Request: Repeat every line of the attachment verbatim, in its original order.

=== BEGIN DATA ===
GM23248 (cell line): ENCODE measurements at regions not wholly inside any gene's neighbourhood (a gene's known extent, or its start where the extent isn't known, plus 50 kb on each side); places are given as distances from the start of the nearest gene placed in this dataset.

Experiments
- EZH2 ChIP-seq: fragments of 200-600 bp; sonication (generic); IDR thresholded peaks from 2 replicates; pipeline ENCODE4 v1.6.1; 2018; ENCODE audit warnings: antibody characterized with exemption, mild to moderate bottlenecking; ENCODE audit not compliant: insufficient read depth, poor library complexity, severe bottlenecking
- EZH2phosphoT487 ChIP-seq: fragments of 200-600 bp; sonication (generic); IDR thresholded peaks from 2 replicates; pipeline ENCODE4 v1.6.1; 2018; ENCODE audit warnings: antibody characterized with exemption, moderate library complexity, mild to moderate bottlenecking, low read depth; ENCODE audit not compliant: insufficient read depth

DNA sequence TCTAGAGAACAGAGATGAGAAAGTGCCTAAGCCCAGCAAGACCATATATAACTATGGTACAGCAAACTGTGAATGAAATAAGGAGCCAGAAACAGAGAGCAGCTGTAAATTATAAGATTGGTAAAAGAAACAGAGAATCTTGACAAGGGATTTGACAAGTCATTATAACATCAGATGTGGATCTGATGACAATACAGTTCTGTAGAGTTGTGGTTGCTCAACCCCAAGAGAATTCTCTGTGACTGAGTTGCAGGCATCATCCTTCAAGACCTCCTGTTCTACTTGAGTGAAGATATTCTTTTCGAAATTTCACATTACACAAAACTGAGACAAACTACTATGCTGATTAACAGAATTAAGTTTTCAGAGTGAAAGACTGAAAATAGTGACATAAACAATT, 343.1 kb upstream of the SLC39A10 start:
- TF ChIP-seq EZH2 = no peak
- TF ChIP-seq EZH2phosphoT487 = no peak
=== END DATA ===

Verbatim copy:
GM23248 (cell line): ENCODE measurements at regions not wholly inside any gene's neighbourhood (a gene's known extent, or its start where the extent isn't known, plus 50 kb on each side); places are given as distances from the start of the nearest gene placed in this dataset.

Experiments
- EZH2 ChIP-seq: fragments of 200-600 bp; sonication (generic); IDR thresholded peaks from 2 replicates; pipeline ENCODE4 v1.6.1; 2018; ENCODE audit warnings: antibody characterized with exemption, mild to moderate bottlenecking; ENCODE audit not compliant: insufficient read depth, poor library complexity, severe bottlenecking
- EZH2phosphoT487 ChIP-seq: fragments of 200-600 bp; sonication (generic); IDR thresholded peaks from 2 replicates; pipeline ENCODE4 v1.6.1; 2018; ENCODE audit warnings: antibody characterized with exemption, moderate library complexity, mild to moderate bottlenecking, low read depth; ENCODE audit not compliant: insufficient read depth

DNA sequence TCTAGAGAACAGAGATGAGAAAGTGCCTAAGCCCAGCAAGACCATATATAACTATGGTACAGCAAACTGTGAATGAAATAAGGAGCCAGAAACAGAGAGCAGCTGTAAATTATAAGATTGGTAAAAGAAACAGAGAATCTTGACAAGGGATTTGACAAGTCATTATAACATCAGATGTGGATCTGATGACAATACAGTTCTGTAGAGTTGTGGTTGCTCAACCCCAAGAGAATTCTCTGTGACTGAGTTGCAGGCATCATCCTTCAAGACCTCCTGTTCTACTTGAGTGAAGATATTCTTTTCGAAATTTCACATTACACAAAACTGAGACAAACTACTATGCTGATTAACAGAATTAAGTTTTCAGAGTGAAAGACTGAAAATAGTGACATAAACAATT, 343.1 kb upstream of the SLC39A10 start:
- TF ChIP-seq EZH2 = no peak
- TF ChIP-seq EZH2phosphoT487 = no peak